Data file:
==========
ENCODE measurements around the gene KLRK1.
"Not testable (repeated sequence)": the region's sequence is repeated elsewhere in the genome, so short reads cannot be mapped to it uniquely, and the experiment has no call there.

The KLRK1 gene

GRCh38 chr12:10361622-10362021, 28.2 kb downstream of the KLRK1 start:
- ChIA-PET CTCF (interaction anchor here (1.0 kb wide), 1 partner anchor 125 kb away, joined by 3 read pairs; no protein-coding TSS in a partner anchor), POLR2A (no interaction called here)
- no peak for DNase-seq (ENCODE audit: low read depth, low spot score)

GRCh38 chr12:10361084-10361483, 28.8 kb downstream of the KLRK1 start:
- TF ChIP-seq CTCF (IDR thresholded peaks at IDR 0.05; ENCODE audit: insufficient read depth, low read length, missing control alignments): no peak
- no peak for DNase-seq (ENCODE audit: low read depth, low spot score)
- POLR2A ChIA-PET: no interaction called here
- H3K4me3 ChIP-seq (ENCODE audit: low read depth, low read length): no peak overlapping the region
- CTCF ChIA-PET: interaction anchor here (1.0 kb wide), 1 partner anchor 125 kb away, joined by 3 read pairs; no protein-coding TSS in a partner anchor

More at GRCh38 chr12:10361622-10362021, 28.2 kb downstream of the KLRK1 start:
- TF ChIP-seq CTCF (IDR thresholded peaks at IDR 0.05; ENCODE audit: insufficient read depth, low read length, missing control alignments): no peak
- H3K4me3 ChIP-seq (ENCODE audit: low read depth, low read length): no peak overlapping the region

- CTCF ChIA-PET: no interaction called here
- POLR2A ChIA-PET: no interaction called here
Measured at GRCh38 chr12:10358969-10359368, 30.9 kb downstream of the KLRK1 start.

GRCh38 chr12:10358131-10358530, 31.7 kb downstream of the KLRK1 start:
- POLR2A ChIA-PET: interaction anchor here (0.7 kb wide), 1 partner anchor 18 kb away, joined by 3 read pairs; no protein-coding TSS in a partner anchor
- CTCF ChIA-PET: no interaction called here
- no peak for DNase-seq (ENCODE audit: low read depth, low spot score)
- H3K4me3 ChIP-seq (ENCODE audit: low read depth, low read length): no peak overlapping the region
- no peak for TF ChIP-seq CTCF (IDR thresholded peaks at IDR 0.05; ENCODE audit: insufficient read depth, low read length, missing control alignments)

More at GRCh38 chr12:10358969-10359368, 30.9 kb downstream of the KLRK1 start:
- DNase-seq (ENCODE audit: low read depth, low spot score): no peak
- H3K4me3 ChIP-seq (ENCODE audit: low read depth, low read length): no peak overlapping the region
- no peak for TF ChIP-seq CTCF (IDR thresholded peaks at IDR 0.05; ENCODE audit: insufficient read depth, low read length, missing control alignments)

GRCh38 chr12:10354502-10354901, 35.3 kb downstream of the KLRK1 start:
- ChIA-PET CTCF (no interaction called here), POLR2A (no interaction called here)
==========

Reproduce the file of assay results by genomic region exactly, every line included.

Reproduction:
ENCODE measurements around the gene KLRK1.
"Not testable (repeated sequence)": the region's sequence is repeated elsewhere in the genome, so short reads cannot be mapped to it uniquely, and the experiment has no call there.

The KLRK1 gene

GRCh38 chr12:10361622-10362021, 28.2 kb downstream of the KLRK1 start:
- ChIA-PET CTCF (interaction anchor here (1.0 kb wide), 1 partner anchor 125 kb away, joined by 3 read pairs; no protein-coding TSS in a partner anchor), POLR2A (no interaction called here)
- no peak for DNase-seq (ENCODE audit: low read depth, low spot score)

GRCh38 chr12:10361084-10361483, 28.8 kb downstream of the KLRK1 start:
- TF ChIP-seq CTCF (IDR thresholded peaks at IDR 0.05; ENCODE audit: insufficient read depth, low read length, missing control alignments): no peak
- no peak for DNase-seq (ENCODE audit: low read depth, low spot score)
- POLR2A ChIA-PET: no interaction called here
- H3K4me3 ChIP-seq (ENCODE audit: low read depth, low read length): no peak overlapping the region
- CTCF ChIA-PET: interaction anchor here (1.0 kb wide), 1 partner anchor 125 kb away, joined by 3 read pairs; no protein-coding TSS in a partner anchor

More at GRCh38 chr12:10361622-10362021, 28.2 kb downstream of the KLRK1 start:
- TF ChIP-seq CTCF (IDR thresholded peaks at IDR 0.05; ENCODE audit: insufficient read depth, low read length, missing control alignments): no peak
- H3K4me3 ChIP-seq (ENCODE audit: low read depth, low read length): no peak overlapping the region

- CTCF ChIA-PET: no interaction called here
- POLR2A ChIA-PET: no interaction called here
Measured at GRCh38 chr12:10358969-10359368, 30.9 kb downstream of the KLRK1 start.

GRCh38 chr12:10358131-10358530, 31.7 kb downstream of the KLRK1 start:
- POLR2A ChIA-PET: interaction anchor here (0.7 kb wide), 1 partner anchor 18 kb away, joined by 3 read pairs; no protein-coding TSS in a partner anchor
- CTCF ChIA-PET: no interaction called here
- no peak for DNase-seq (ENCODE audit: low read depth, low spot score)
- H3K4me3 ChIP-seq (ENCODE audit: low read depth, low read length): no peak overlapping the region
- no peak for TF ChIP-seq CTCF (IDR thresholded peaks at IDR 0.05; ENCODE audit: insufficient read depth, low read length, missing control alignments)

More at GRCh38 chr12:10358969-10359368, 30.9 kb downstream of the KLRK1 start:
- DNase-seq (ENCODE audit: low read depth, low spot score): no peak
- H3K4me3 ChIP-seq (ENCODE audit: low read depth, low read length): no peak overlapping the region
- no peak for TF ChIP-seq CTCF (IDR thresholded peaks at IDR 0.05; ENCODE audit: insufficient read depth, low read length, missing control alignments)

GRCh38 chr12:10354502-10354901, 35.3 kb downstream of the KLRK1 start:
- ChIA-PET CTCF (no interaction called here), POLR2A (no interaction called here)